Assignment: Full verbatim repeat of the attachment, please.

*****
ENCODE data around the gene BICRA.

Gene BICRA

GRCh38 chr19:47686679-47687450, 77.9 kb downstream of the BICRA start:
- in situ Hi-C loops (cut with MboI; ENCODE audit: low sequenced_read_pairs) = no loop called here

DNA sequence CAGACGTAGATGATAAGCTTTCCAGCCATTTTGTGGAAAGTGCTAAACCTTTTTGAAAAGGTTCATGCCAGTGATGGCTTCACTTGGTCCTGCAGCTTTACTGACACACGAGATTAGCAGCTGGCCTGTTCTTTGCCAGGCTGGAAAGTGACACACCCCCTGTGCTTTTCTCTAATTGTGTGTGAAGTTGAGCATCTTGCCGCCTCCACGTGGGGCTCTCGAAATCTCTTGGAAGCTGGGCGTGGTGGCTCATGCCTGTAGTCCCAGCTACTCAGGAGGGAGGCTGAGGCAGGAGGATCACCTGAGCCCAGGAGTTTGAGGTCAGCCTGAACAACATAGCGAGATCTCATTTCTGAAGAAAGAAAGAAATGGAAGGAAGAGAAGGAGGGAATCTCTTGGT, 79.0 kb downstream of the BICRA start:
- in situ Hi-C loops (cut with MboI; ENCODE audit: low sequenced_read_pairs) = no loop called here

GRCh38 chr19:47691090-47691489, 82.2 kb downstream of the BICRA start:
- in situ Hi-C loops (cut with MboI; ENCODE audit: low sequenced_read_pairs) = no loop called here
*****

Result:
ENCODE data around the gene BICRA.

Gene BICRA

GRCh38 chr19:47686679-47687450, 77.9 kb downstream of the BICRA start:
- in situ Hi-C loops (cut with MboI; ENCODE audit: low sequenced_read_pairs) = no loop called here

DNA sequence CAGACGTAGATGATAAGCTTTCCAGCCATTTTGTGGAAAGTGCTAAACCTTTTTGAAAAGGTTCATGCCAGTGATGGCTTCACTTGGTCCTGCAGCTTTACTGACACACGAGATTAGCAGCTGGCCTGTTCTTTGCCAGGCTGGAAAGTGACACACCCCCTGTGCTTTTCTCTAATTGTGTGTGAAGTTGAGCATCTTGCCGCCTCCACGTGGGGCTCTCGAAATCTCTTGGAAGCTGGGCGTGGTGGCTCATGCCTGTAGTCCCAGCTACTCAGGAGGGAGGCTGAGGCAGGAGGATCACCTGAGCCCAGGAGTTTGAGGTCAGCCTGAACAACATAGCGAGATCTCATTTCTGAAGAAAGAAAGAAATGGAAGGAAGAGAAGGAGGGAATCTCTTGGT, 79.0 kb downstream of the BICRA start:
- in situ Hi-C loops (cut with MboI; ENCODE audit: low sequenced_read_pairs) = no loop called here

GRCh38 chr19:47691090-47691489, 82.2 kb downstream of the BICRA start:
- in situ Hi-C loops (cut with MboI; ENCODE audit: low sequenced_read_pairs) = no loop called here